If we want to safeguard academic freedom, we need many more Errol D’Souzas. Sadly he seems to be a rarity in Indian academia. Errol D’Souza is the director of the Indian Institute of Management, Ahmedabad. He is in the news for resisting the encroachment of his institute’s territory by the Ministry of Education.
The ministry asked the director to submit a copy of a PhD dissertation by a student of the institute. This was a dissertation with three essays on electoral democracy. It was approved for the award of a PhD at a seminar chaired by D’Souza in March 2020.
A member of parliament belonging to the BJP had written to the education ministry, asking it to direct the institute to put the award of PhD on hold and get the dissertation “re-examined” by “independent professors”. According to him, the thesis presented by the scholar, which describes the Bharatiya Janata Party (BJP) and the Bahujan Samaj Party as “ethnically constituted” parties, and that the BJP is “a pro-Hindu upper caste party” was unacceptable.
The ministry, acting on the letter by the MP, wrote to the director and demanded to see the thesis. Initially, he didn’t even consider it worthy of a response from him. But when the ministry persisted, he wrote back that it was none of its business. The education ministry can not be the arbiter or judge when a dispute arises on academic thought.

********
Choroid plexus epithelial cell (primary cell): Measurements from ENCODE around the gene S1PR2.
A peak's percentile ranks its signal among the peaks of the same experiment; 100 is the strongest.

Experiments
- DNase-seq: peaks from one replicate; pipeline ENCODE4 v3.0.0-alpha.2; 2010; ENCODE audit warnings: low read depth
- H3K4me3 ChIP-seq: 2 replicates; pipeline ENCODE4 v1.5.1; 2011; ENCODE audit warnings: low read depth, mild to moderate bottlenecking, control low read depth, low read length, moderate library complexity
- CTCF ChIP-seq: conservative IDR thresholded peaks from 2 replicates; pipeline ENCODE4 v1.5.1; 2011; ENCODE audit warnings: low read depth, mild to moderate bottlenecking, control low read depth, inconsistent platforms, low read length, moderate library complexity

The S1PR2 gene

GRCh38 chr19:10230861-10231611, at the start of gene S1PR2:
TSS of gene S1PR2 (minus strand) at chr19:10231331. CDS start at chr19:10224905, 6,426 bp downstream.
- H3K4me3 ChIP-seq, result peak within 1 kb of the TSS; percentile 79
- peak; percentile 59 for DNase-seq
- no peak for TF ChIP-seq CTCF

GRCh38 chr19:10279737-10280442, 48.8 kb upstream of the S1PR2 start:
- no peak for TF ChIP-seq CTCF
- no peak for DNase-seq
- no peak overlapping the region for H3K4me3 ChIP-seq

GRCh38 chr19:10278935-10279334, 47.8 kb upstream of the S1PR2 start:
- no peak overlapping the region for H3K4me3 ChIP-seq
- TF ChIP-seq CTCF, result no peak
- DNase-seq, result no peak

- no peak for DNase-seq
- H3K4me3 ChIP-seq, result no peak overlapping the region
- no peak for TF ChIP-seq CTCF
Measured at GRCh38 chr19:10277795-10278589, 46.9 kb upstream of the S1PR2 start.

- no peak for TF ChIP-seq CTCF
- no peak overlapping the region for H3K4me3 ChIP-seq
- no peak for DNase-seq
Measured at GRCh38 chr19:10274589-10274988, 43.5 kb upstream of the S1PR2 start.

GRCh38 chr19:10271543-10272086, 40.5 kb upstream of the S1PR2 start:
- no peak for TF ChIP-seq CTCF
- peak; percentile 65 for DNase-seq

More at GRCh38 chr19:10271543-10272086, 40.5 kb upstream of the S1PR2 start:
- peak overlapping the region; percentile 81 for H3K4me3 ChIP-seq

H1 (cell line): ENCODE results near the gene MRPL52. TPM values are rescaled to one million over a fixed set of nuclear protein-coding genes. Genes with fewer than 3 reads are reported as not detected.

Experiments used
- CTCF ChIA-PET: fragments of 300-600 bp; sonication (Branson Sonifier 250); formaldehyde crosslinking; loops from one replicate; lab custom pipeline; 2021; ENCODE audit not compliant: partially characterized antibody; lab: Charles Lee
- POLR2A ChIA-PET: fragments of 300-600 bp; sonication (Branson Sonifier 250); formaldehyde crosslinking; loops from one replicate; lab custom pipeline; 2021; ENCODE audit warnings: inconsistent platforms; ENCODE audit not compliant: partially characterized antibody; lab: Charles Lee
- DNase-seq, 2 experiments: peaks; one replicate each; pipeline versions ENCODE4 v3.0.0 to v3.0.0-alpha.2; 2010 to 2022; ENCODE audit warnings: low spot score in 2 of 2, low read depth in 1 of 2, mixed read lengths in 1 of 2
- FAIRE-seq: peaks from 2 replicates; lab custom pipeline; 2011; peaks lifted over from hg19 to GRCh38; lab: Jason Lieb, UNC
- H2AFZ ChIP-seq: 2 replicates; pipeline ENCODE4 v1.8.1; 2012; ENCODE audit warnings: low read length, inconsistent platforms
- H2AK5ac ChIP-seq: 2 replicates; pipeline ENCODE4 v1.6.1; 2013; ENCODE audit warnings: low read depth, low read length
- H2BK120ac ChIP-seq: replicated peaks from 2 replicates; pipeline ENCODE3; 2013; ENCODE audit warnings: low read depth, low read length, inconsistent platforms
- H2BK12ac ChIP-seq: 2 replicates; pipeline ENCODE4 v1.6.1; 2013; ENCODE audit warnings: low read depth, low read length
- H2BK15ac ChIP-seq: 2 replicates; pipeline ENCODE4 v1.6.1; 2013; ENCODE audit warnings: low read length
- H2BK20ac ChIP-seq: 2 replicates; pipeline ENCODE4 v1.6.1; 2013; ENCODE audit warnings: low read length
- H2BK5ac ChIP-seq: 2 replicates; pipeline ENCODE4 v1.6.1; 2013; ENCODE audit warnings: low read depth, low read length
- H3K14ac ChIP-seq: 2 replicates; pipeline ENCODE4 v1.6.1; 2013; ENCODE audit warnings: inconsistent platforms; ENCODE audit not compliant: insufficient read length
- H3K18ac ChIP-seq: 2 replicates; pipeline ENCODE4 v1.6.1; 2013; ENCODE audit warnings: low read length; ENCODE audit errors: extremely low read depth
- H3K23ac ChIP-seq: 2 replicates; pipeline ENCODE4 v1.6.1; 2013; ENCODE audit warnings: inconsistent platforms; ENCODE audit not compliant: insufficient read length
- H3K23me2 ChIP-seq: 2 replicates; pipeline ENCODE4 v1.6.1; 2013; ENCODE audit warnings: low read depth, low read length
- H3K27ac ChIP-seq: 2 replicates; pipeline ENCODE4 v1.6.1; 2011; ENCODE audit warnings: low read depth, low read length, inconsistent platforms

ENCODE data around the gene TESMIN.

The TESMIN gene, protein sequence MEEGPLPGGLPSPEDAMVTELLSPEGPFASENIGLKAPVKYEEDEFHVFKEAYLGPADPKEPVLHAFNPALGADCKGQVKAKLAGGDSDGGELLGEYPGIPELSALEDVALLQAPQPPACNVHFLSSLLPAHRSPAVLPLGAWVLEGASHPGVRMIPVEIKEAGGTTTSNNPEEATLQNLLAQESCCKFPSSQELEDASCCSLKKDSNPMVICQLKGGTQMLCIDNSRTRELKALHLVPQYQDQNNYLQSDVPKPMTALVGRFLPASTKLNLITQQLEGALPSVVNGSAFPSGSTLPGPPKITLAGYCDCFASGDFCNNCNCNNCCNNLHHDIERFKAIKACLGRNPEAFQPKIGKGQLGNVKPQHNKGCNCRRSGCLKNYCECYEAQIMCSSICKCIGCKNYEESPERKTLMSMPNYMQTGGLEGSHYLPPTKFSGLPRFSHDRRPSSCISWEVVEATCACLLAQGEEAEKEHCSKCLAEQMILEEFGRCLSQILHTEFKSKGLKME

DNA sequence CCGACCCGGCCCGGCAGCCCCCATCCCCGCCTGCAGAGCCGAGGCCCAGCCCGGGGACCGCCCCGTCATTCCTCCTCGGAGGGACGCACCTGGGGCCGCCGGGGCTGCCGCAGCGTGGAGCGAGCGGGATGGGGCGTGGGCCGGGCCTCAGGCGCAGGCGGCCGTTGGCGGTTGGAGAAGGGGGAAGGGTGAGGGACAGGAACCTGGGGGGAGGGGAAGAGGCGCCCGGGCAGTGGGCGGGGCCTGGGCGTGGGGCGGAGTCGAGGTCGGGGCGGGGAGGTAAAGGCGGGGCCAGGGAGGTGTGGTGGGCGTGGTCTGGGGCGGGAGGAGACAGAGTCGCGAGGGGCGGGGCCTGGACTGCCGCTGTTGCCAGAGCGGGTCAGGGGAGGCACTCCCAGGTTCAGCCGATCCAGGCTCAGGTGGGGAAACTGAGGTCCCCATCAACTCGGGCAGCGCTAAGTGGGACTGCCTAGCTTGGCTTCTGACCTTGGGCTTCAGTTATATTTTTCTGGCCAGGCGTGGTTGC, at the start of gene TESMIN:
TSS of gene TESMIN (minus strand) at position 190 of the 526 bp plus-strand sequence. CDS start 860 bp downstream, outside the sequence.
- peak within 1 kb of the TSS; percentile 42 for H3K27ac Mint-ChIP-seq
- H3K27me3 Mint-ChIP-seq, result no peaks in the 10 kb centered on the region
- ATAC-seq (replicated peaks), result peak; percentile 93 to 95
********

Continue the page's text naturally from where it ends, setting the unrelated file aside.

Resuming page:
An established process
Higher education institutions have a process through which PhDs are awarded. When an institution approves a thesis, it does not mean that it becomes its own, official view about the issue discussed in the dissertation. The examination process weighs the academic or intellectual worth of the thesis, whether it furthers the discussion in that particular field of knowledge or not. Not whether the view is “politically correct or mainstream”.
Approval of a thesis does not mean its endorsement. It is an acknowledgement that in that specific area of scholarship, the dissertation has said something which needs to be heard and discussed. Good academics do not encourage young scholars to be their echoes. The process of writing a PhD thesis is not only a struggle to find one’s own question but also a journey to develop an independent voice. Those familiar with the ways of scholarship know that despite disagreements, good examiners approve theses. They are only concerned about the rigour and originality of the thesis. A good PhD thesis should be able to shake the existing thought in its field.
A PhD thesis is not a long op-ed piece. Even if it were so, editors don’t necessarily agree with everything written in the piece. The member of parliament is quite aware of the ways of academics.
All this is quite basic. Academics in universities outside of India would laugh at the very thought of a public discussion on it. In any other civilised country, a letter making such a demand would never have been sent by the government. But such is the tragedy of this unfortunate country that even officials who have graduated from universities behave merely like post offices.